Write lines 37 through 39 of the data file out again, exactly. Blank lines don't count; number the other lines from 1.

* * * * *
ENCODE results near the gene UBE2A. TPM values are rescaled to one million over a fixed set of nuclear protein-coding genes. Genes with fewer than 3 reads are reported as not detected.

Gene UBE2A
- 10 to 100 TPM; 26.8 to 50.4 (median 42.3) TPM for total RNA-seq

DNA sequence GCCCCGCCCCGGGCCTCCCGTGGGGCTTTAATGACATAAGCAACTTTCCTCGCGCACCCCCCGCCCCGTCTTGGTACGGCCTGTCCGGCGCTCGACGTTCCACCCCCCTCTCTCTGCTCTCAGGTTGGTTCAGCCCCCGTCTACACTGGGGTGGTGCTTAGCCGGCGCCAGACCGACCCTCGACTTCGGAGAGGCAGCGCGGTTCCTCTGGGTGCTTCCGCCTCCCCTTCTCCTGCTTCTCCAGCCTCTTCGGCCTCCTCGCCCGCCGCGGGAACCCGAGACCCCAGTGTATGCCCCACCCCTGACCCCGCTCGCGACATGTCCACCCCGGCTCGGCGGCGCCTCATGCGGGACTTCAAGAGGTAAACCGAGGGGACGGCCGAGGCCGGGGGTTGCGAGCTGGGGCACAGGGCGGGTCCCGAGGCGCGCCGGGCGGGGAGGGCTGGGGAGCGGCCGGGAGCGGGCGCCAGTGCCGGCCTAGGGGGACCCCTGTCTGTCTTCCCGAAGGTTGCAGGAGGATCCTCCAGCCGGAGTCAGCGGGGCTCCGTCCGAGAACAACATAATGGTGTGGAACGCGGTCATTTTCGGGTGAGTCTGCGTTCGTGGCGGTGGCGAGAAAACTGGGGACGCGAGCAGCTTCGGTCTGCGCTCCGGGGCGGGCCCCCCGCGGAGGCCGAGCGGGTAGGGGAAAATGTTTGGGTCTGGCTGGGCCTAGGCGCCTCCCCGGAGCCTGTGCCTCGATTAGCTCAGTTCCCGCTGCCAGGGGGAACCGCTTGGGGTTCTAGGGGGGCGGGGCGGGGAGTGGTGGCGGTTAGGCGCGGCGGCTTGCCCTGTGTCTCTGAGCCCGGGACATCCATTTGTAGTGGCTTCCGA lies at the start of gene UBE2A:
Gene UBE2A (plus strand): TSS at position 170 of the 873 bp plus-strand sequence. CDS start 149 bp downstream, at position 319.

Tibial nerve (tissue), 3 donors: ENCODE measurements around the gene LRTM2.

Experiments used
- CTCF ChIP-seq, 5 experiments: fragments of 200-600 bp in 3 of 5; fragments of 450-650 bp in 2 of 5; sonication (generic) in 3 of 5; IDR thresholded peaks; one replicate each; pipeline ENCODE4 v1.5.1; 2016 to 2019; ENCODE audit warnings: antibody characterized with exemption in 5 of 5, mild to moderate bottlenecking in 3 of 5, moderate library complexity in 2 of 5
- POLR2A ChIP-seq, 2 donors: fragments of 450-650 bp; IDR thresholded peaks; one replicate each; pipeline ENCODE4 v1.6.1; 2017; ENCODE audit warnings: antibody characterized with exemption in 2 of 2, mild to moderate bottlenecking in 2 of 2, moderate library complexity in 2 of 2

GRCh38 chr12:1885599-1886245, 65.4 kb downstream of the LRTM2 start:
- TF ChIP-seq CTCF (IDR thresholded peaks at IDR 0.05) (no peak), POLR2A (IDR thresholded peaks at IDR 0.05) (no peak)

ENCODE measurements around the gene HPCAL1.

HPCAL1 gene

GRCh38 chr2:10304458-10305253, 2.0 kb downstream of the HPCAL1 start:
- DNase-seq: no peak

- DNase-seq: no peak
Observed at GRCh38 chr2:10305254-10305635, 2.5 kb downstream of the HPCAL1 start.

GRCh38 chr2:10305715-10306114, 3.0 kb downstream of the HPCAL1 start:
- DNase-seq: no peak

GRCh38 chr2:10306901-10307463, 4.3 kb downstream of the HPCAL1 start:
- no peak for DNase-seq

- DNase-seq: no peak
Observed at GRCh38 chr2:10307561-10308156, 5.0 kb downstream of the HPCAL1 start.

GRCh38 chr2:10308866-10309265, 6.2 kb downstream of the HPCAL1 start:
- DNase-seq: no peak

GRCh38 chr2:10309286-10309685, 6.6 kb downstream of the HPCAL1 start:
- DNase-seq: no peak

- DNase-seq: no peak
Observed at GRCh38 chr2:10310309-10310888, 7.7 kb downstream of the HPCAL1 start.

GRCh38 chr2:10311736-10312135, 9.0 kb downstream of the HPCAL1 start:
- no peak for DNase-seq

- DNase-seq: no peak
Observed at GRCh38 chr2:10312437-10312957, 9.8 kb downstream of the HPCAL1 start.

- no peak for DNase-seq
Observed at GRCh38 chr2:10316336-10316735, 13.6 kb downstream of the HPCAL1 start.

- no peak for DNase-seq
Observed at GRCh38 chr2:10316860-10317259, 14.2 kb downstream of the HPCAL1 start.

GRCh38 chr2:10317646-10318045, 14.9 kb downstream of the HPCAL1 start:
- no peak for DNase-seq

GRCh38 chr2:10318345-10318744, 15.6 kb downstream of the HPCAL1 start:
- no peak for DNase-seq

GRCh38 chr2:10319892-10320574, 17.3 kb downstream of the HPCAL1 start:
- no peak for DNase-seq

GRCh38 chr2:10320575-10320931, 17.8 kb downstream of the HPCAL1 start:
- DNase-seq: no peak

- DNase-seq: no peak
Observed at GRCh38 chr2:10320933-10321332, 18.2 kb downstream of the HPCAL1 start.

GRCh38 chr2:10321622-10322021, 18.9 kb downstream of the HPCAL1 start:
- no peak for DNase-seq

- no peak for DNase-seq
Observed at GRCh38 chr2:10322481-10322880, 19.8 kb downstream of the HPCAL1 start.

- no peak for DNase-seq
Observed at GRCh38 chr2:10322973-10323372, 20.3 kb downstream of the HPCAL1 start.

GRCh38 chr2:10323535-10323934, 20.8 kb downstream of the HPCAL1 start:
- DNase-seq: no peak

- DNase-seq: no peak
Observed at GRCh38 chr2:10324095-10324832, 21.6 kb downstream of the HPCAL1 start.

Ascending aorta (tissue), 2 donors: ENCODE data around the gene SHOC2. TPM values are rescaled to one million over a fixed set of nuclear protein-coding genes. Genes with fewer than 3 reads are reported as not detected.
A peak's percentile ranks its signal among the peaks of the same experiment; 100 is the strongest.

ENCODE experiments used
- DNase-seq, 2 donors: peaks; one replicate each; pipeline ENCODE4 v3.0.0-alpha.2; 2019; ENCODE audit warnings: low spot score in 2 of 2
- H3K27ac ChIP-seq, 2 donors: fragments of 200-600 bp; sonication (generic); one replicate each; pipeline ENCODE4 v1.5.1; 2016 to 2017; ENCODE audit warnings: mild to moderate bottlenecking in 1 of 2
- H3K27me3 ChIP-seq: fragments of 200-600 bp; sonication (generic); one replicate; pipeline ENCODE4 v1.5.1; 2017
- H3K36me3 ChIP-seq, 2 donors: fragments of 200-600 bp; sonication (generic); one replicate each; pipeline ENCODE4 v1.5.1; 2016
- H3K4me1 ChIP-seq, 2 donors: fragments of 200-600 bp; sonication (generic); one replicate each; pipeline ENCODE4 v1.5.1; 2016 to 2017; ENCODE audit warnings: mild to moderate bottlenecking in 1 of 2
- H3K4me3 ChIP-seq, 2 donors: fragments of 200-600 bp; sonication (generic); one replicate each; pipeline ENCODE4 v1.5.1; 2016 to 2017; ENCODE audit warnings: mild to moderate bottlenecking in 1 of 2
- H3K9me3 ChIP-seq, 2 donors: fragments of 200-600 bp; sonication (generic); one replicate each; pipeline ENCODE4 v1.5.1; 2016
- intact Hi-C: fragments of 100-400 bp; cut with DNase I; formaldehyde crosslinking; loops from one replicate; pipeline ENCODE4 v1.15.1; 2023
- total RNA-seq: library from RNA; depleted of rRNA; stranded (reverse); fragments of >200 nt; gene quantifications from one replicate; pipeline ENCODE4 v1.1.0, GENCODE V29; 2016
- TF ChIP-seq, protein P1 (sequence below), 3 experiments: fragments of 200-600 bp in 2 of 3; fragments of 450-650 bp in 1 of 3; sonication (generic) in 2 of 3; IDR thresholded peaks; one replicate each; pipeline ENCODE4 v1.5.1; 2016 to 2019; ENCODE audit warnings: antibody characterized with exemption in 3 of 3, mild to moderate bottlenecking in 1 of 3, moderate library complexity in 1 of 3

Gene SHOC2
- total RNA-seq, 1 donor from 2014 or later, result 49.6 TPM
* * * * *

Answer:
Observed at GRCh38 chr2:10316860-10317259, 14.2 kb downstream of the HPCAL1 start.

GRCh38 chr2:10317646-10318045, 14.9 kb downstream of the HPCAL1 start:
- no peak for DNase-seq